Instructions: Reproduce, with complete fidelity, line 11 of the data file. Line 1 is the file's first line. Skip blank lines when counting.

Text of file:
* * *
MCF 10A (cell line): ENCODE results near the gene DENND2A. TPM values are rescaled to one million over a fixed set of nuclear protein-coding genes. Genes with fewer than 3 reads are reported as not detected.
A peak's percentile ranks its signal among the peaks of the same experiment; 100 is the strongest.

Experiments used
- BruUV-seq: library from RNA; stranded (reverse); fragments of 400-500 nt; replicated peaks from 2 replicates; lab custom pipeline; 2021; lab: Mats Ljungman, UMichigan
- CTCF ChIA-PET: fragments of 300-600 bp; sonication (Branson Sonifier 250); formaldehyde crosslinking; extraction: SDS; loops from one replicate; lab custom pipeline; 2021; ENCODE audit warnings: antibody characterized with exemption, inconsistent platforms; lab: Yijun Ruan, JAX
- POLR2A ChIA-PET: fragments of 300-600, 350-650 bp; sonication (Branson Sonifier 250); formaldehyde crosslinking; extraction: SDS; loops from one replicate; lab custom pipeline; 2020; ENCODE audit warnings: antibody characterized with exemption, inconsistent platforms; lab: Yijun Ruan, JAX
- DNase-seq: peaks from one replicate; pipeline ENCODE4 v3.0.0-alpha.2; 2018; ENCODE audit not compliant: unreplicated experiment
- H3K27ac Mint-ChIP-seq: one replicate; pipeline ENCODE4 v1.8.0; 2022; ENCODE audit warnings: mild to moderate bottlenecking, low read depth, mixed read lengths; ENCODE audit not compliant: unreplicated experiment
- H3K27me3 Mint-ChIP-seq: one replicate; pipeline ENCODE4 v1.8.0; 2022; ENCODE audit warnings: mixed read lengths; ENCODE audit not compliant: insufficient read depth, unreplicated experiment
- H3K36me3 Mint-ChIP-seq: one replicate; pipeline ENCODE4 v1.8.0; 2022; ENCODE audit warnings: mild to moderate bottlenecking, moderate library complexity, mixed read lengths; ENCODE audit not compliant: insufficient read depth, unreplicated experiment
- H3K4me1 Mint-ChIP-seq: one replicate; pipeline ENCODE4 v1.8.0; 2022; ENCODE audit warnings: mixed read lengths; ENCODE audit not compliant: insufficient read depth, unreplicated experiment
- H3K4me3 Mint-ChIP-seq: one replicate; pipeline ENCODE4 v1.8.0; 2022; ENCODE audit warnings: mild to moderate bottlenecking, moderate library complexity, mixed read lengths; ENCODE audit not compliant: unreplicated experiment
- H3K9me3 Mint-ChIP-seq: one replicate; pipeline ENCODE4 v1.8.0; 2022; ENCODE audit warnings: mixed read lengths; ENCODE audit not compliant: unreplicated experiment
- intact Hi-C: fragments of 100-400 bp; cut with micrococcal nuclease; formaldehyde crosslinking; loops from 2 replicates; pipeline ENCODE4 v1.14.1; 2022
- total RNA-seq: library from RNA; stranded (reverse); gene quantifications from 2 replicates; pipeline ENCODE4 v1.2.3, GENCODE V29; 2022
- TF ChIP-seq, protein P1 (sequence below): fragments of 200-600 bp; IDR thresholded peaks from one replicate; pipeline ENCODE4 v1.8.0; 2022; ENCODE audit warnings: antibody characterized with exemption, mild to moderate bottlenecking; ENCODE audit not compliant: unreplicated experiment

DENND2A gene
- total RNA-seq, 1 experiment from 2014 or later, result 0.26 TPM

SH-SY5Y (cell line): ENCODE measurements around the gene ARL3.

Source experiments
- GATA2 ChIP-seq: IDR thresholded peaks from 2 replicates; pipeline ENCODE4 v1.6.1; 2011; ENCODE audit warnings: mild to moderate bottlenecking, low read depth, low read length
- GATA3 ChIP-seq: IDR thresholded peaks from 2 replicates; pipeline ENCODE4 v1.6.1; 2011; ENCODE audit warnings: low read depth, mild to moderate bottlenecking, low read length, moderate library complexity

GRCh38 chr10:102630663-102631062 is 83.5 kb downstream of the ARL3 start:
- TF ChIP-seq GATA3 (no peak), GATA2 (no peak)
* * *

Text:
- H3K4me1 Mint-ChIP-seq: one replicate; pipeline ENCODE4 v1.8.0; 2022; ENCODE audit warnings: mixed read lengths; ENCODE audit not compliant: insufficient read depth, unreplicated experiment